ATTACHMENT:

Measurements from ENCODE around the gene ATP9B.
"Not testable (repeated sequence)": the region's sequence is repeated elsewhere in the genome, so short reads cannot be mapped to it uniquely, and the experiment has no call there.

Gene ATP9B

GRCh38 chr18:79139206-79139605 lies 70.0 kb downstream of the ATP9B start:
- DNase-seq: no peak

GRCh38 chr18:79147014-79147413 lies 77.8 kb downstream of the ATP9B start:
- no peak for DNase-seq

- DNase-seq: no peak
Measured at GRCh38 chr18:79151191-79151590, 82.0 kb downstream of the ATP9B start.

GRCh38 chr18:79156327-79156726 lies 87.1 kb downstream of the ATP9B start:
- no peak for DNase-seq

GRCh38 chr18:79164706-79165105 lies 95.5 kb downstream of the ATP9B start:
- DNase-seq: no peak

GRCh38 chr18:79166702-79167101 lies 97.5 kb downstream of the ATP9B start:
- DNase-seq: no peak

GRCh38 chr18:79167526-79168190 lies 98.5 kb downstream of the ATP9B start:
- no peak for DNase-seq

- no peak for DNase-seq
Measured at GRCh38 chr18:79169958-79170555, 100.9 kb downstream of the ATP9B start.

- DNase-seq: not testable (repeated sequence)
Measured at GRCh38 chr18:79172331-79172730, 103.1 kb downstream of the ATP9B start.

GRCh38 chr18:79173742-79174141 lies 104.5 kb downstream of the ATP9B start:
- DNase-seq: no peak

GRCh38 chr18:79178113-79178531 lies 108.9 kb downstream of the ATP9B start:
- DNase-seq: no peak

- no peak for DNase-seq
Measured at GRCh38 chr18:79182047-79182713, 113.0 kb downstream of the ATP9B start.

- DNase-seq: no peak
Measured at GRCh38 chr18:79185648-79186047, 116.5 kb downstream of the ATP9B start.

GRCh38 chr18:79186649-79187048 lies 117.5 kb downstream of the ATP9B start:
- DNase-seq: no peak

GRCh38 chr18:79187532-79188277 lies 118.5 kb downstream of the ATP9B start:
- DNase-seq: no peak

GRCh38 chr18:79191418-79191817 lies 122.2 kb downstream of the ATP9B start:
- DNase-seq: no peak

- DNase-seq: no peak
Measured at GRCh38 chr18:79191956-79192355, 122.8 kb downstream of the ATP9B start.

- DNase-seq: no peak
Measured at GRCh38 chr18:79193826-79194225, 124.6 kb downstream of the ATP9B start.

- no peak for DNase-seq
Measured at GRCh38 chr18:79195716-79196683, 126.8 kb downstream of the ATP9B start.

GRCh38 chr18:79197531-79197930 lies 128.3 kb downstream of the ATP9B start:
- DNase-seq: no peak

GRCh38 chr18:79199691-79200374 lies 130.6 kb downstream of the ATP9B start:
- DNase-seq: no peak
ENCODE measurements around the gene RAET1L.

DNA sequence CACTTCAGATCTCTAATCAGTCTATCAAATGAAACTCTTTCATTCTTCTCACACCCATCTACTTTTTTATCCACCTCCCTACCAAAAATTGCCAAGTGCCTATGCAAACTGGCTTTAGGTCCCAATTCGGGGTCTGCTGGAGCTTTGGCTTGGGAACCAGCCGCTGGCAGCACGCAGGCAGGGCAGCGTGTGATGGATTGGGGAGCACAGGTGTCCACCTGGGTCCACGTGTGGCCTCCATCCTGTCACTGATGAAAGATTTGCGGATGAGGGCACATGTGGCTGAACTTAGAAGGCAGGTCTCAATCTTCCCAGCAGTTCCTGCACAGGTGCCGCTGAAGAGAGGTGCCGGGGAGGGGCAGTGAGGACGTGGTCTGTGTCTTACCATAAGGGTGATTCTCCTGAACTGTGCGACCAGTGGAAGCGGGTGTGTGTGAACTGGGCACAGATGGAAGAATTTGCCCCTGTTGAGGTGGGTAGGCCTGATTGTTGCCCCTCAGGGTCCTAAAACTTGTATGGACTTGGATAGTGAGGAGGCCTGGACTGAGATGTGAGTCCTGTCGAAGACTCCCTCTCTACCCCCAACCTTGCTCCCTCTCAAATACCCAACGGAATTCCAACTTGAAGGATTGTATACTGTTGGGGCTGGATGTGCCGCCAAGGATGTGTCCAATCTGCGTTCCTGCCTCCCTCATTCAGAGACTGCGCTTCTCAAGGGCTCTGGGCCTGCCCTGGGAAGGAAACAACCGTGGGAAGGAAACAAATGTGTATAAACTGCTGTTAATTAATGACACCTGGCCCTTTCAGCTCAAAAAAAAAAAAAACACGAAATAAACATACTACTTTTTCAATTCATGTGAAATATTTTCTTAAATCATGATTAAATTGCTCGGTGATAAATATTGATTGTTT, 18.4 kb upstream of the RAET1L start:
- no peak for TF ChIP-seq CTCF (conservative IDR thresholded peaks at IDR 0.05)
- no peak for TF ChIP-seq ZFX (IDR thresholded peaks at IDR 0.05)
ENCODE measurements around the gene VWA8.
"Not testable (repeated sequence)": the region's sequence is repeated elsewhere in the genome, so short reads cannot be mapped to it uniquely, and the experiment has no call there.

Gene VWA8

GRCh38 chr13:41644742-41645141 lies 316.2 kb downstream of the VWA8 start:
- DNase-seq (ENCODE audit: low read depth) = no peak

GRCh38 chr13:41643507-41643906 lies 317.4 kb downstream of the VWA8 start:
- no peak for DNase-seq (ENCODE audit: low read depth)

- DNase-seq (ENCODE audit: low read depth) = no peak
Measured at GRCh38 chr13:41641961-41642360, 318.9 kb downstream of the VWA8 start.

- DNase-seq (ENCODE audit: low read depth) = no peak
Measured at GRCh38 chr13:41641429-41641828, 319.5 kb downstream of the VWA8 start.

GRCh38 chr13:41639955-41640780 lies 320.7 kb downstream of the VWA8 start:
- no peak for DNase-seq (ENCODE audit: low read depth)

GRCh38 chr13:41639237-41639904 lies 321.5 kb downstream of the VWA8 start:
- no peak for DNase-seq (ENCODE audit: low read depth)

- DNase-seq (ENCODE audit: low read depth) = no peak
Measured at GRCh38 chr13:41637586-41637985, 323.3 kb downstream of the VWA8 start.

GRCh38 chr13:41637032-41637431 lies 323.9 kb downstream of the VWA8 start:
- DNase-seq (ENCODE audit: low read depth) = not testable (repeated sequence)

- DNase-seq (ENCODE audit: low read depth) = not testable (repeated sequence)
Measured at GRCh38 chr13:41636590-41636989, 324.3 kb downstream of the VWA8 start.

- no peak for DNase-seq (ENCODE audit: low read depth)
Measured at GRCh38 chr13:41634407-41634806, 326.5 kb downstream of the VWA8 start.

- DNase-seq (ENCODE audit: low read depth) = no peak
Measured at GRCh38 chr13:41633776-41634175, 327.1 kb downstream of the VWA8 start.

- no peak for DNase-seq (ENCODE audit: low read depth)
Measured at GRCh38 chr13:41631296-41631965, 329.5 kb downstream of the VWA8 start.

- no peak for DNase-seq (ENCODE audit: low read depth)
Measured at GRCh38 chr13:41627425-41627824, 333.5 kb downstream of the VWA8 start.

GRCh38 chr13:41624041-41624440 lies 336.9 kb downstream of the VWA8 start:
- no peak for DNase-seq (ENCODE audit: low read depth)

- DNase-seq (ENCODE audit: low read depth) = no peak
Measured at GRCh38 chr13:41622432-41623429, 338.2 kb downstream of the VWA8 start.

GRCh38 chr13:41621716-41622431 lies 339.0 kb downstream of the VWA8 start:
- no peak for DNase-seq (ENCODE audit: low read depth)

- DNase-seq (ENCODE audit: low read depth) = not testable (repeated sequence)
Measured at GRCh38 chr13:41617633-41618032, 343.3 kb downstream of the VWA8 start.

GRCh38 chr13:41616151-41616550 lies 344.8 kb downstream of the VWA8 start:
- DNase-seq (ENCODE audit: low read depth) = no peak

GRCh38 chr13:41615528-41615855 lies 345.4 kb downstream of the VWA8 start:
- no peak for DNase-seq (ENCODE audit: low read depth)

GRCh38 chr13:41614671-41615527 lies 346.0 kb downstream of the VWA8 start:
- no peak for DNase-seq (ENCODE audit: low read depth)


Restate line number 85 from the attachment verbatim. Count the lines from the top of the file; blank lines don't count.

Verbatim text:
- DNase-seq (ENCODE audit: low read depth) = not testable (repeated sequence)